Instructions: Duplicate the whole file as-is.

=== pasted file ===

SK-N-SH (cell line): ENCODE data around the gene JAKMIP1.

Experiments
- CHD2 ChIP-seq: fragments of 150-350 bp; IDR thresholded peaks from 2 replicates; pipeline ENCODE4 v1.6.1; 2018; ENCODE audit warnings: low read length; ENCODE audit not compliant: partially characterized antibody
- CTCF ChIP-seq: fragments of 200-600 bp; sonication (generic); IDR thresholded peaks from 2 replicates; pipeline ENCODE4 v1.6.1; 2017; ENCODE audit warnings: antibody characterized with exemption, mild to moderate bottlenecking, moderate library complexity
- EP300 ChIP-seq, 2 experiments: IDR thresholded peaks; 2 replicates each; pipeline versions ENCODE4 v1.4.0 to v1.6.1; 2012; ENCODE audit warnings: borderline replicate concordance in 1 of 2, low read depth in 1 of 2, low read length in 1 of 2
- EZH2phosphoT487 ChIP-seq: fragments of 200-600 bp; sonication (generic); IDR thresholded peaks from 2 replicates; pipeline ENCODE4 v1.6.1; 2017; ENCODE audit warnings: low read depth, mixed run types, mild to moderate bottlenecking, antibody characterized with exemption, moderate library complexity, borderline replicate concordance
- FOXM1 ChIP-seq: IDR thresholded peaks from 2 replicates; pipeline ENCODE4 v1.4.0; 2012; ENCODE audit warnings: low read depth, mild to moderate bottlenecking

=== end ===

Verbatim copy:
SK-N-SH (cell line): ENCODE data around the gene JAKMIP1.

Experiments
- CHD2 ChIP-seq: fragments of 150-350 bp; IDR thresholded peaks from 2 replicates; pipeline ENCODE4 v1.6.1; 2018; ENCODE audit warnings: low read length; ENCODE audit not compliant: partially characterized antibody
- CTCF ChIP-seq: fragments of 200-600 bp; sonication (generic); IDR thresholded peaks from 2 replicates; pipeline ENCODE4 v1.6.1; 2017; ENCODE audit warnings: antibody characterized with exemption, mild to moderate bottlenecking, moderate library complexity
- EP300 ChIP-seq, 2 experiments: IDR thresholded peaks; 2 replicates each; pipeline versions ENCODE4 v1.4.0 to v1.6.1; 2012; ENCODE audit warnings: borderline replicate concordance in 1 of 2, low read depth in 1 of 2, low read length in 1 of 2
- EZH2phosphoT487 ChIP-seq: fragments of 200-600 bp; sonication (generic); IDR thresholded peaks from 2 replicates; pipeline ENCODE4 v1.6.1; 2017; ENCODE audit warnings: low read depth, mixed run types, mild to moderate bottlenecking, antibody characterized with exemption, moderate library complexity, borderline replicate concordance
- FOXM1 ChIP-seq: IDR thresholded peaks from 2 replicates; pipeline ENCODE4 v1.4.0; 2012; ENCODE audit warnings: low read depth, mild to moderate bottlenecking